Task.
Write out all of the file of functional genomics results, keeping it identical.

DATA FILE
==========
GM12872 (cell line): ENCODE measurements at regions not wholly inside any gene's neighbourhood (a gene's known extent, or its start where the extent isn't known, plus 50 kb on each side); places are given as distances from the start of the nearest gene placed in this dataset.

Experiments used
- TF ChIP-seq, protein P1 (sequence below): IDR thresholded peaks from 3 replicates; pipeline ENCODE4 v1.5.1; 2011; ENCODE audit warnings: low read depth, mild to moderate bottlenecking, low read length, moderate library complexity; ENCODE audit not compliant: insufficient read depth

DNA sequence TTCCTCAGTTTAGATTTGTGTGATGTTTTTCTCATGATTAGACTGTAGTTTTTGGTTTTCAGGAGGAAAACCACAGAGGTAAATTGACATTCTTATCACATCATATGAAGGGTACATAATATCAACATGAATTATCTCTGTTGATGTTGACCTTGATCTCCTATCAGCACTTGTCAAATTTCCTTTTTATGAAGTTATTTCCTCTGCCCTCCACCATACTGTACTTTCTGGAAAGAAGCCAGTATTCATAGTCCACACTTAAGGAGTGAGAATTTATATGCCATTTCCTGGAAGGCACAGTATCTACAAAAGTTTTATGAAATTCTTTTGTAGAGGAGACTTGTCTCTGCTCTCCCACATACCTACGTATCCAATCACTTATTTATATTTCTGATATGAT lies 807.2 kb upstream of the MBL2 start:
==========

GM12872 (cell line): ENCODE measurements at regions not wholly inside any gene's neighbourhood (a gene's known extent, or its start where the extent isn't known, plus 50 kb on each side); places are given as distances from the start of the nearest gene placed in this dataset.

Experiments used
- TF ChIP-seq, protein P1 (sequence below): IDR thresholded peaks from 3 replicates; pipeline ENCODE4 v1.5.1; 2011; ENCODE audit warnings: low read depth, mild to moderate bottlenecking, low read length, moderate library complexity; ENCODE audit not compliant: insufficient read depth

DNA sequence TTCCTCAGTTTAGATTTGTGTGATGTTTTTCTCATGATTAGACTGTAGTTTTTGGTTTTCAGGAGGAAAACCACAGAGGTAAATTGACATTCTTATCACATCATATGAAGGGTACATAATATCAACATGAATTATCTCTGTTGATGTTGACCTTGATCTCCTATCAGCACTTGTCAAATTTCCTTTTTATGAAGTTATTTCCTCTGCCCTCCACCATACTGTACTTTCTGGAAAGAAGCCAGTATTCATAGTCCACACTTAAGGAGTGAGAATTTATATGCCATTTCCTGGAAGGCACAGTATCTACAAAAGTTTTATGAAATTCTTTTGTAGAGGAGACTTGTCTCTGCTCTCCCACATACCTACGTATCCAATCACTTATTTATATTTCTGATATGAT lies 807.2 kb upstream of the MBL2 start: